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Deming's Theory of Profound Knowledge

Provided by James R. Martin, Ph.D., CMA
Professor Emeritus, University of South Florida

Deming's Theory of Management Main Page | Quality Main Page

Citation: Martin, J. R. Not dated. Deming's Theory of Profound Knowledge. Management And Accounting Web. http://maaw.info/DemingExhibit.htm

Deming's Theory of Profound Knowledge includes Four Parts

I. Appreciation for a System
A leader must understand the system he or she is attempting to manage. Without this understanding the system can not be managed or improved. A system cannot understand itself or manage itself. Optimization of the parts does not optimize the whole. System optimization requires coordination and cooperation of the parts which requires leadership.

Relation to the 14 Points
1. To create constancy of purpose which means to constantly attempt to optimize the system. Everybody in the system needs to understand how their effort or output fits into the system. Each person is viewed in terms of how they contribute towards optimizing the system. Points 2. adopt the new philosophy, 3. cease dependence on inspection, 4. end purchasing on price tag alone, 5. improve constantly, 6. institute training, 7. institute leadership, 8. drive out fear, 9. break down barriers between departments 10. eliminate slogans, 11. eliminate numerical quotas, 12. remove barriers to pride in workmanship, 13. institute education & training in teamwork and statistical methods, all relate to the concept of optimizing the system.

Relation to the 7 Deadly Diseases and Obstacles
1. Lack of constancy of purpose. 2. emphasis on short term profits or performance, quarterly dividends etc. 3. evaluation by performance reviews, merit ratings builds fear and destroys teamwork. 4. management mobility. 5. running the company on visible figures alone all distract from the purpose of the organization, i.e., they all prevent optimization of the system. Obstacles: Neglect long term planning, relying on technology to solve problems and seeking examples to follow rather than developing solutions all prevent optimization of the system.

II. Knowledge about Variation
Refers to Shewhart's concept of common or system causes of variation and outside assignable or special causes of variation. Relates to the Red Bead experiment and blaming people for variation caused by the system.

Relation to the 14 Points
Joiner and Gaudard (Quality Progress, December 1990) compare each of the 14 points to the concept of variation, but 5. improve constantly, 6. institute training, 7. institute leadership, 11. eliminate work standards, quotas & MBO appear to be the most relevant. A knowledge of variation helps one understand the system so that it can be managed and improved.

Relation to the 7 Deadly Diseases and Obstacles
3. Annual reviews and ranking employees indicates the absence of a knowledge of variation and an absence of an understanding of the system. A manager who understands variation would not rank people because he or she would understand that ranking people merely ranks the effect of the system on the people. This causes tampering & destroys motivation and teamwork.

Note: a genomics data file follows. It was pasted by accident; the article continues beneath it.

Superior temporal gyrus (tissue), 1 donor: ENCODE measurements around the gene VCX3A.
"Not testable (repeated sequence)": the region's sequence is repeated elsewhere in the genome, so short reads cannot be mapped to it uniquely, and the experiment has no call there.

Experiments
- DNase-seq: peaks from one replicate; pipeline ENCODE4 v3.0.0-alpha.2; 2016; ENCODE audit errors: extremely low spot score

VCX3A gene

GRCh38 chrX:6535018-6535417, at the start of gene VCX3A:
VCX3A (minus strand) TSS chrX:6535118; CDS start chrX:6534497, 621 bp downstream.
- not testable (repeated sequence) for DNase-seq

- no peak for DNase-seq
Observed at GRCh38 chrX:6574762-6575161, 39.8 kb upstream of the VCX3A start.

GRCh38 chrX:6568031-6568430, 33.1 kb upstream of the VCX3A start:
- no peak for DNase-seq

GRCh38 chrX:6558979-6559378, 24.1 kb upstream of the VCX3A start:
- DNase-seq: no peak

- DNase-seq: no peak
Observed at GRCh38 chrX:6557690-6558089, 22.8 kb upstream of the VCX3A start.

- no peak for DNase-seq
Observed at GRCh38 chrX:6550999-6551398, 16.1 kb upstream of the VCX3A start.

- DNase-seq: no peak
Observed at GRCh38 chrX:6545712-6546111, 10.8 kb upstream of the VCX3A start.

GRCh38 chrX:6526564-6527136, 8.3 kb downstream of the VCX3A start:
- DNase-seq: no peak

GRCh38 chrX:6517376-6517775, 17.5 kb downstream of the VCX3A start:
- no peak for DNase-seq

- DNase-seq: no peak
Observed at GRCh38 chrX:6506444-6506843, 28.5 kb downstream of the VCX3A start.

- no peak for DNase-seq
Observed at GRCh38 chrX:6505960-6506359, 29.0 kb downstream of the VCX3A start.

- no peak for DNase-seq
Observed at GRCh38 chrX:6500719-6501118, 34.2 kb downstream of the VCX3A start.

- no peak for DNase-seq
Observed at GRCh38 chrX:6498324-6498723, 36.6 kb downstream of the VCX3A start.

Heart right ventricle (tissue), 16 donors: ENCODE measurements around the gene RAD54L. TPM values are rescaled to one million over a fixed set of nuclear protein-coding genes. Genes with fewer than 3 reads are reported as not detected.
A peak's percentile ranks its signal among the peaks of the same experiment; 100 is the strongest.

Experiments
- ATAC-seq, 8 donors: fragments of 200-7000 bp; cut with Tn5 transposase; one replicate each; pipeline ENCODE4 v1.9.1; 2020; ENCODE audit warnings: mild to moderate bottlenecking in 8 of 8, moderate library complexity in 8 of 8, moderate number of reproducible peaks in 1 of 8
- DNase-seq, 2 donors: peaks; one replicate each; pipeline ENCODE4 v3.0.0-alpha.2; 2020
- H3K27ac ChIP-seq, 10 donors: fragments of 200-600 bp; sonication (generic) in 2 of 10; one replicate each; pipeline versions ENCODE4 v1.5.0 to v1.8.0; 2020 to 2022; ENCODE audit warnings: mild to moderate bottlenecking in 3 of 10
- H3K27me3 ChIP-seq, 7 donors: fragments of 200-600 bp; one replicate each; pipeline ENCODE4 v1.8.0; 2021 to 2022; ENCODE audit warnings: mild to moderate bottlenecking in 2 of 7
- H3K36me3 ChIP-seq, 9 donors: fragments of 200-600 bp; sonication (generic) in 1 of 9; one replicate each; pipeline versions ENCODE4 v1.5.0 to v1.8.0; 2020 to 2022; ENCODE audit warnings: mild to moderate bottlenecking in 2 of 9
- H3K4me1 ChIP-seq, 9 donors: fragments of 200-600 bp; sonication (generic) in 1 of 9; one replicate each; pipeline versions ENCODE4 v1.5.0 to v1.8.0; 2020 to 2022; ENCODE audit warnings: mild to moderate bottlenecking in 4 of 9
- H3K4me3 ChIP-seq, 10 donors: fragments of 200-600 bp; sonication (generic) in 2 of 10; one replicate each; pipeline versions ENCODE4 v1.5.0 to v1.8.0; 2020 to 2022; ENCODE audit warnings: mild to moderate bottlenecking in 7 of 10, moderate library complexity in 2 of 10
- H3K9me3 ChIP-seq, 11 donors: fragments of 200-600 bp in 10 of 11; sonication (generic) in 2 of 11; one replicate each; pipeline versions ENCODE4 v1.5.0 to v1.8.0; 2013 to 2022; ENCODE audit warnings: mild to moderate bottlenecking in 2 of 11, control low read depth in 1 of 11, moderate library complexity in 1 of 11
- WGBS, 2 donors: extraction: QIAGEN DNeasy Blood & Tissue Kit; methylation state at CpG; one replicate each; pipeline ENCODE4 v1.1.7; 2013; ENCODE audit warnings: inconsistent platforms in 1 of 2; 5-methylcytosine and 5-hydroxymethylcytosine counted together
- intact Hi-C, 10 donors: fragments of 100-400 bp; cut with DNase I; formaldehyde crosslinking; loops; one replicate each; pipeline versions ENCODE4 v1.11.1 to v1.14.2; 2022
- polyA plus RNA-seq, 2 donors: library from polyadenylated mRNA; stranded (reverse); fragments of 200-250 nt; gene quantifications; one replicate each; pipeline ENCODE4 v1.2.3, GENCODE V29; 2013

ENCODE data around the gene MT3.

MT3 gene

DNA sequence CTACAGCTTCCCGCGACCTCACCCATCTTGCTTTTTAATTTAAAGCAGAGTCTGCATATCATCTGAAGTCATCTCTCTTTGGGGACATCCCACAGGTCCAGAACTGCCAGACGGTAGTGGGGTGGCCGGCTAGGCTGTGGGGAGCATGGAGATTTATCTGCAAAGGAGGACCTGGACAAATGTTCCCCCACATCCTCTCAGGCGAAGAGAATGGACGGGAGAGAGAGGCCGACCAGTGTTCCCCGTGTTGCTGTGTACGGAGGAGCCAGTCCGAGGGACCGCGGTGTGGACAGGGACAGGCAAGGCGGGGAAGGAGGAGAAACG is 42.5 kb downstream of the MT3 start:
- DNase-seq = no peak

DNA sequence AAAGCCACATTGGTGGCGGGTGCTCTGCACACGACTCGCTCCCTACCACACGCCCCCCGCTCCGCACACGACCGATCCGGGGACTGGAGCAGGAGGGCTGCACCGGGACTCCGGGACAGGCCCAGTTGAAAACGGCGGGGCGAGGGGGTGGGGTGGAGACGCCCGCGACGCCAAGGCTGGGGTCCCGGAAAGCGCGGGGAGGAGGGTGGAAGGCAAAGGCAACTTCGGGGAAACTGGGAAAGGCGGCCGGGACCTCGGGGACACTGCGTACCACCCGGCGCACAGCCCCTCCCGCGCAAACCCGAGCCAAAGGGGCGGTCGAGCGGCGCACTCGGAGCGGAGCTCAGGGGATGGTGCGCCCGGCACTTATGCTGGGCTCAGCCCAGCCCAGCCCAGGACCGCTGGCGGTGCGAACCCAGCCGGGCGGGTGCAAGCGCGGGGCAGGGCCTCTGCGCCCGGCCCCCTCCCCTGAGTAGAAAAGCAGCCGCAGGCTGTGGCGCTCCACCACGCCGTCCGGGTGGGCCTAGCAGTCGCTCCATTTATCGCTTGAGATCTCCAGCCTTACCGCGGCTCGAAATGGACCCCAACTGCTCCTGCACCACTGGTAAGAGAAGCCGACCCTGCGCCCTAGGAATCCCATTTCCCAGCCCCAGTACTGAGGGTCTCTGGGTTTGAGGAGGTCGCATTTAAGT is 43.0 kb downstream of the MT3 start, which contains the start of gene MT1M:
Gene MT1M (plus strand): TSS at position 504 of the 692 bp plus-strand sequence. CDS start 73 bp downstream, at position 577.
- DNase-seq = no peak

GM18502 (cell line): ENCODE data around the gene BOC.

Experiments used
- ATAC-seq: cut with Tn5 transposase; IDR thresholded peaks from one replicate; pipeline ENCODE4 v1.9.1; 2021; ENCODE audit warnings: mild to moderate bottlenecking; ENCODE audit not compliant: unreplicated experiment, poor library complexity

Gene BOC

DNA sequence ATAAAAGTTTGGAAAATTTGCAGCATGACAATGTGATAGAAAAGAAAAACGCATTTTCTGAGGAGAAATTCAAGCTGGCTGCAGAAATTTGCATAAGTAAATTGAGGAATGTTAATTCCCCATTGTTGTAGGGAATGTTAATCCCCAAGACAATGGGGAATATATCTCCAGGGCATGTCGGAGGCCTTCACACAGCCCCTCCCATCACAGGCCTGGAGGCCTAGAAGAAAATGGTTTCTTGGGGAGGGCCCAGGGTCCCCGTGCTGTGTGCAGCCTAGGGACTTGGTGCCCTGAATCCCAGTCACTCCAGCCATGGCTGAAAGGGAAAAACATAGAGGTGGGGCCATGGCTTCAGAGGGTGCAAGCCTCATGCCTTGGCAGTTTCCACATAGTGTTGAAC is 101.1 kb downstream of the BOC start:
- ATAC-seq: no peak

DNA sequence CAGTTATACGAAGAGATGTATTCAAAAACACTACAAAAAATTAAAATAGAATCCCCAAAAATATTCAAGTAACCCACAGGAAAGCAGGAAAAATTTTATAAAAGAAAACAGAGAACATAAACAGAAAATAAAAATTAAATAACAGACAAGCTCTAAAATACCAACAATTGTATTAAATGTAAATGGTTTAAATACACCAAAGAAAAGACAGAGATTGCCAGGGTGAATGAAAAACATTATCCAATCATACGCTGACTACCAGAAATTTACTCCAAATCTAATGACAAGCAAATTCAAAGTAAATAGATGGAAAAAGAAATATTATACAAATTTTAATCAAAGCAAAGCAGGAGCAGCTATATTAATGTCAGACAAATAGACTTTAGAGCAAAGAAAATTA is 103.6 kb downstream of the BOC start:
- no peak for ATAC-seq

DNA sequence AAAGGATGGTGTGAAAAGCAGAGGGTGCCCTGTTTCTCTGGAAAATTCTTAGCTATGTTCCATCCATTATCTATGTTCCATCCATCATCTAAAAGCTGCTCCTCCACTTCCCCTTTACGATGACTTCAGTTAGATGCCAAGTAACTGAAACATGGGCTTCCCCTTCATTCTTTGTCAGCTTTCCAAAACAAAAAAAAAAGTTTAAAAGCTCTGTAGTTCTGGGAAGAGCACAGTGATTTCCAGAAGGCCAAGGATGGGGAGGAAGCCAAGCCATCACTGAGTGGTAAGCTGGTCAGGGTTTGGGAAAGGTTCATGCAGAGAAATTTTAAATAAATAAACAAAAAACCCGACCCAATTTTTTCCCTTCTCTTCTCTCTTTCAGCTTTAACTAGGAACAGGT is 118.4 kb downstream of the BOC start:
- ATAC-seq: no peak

III. Theory of Knowledge
Knowledge depends on theory. Information is not knowledge. Experience teaches nothing without theory. Practice makes permanent, not perfect. Copying examples does not lead to knowledge.

Relation to the 14 Points
Relates to 5. improve constantly, 6. institute training, 7. institute leadership 10. eliminate slogans, 11. eliminate quotas since the emphasis is on teaching people how to think on a continuous basis and not to assume any two problems are the same.

Relation to the 7 Deadly Diseases and Obstacles

Relates to the obstacle: Seeking examples to follow rather than developing solutions. Theory leads to questions which lead to answers which leads to knowledge and subsequent improvement, i.e., the Deming-Shewhart plan-do-check or study-action (PDCA) cycle.

IV. Knowledge of Psychology
Leaders must understand human behavior to motivate, coordinate and manage people to optimize the system.

Relation to the 14 Points
Relates to 7. institute leadership - helping people do a better job, rather than ranking them, 8. drive out fear, 9. break down barriers between departments -so that they cooperate rather than compete, 10. eliminate slogans, 11. eliminate quotas and 12. remove barriers to pride in workmanship.

Relation to the 7 Deadly Diseases and Obstacles
A lack of knowledge of psychology causes, or supports 3. evaluations with annual reviews, merit ratings and ranking people and 5. running the company based on visible figures alone - results. People need a method to improve, not objectives, quotas & rankings.

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Related summaries:

Deming, W. E. 1993. The New Economics For Industry, Government & Education. Cambridge: Massachusetts Institute of Technology Center for Advanced Engineering Study. (Summary).

Joiner, G. L. and M. A. Gaudard. 1990. Variation, management, and W. Edwards Deming. Quality Progress (December): 29-37. (Note).

Lepore, D. and O. Cohen. 1999. Deming and Goldratt: The Theory of Constraints and the System of Profound Knowledge- The Decalogue. North River Press. (Note).

Martin, J. R. Not dated. Illustration of common cause vs. special cause variation. Management And Accounting Web. http://maaw.info/DogInYard.htm

Martin, J. R. Not dated. What is the red bead experiment? Management And Accounting Web. http://maaw.info/DemingsRedbeads.htm

Stevens, T. 1994. Dr. Deming: Management today does not know what its job is. Industry Week (January 17): 21, 24, 26, 28. (Summary).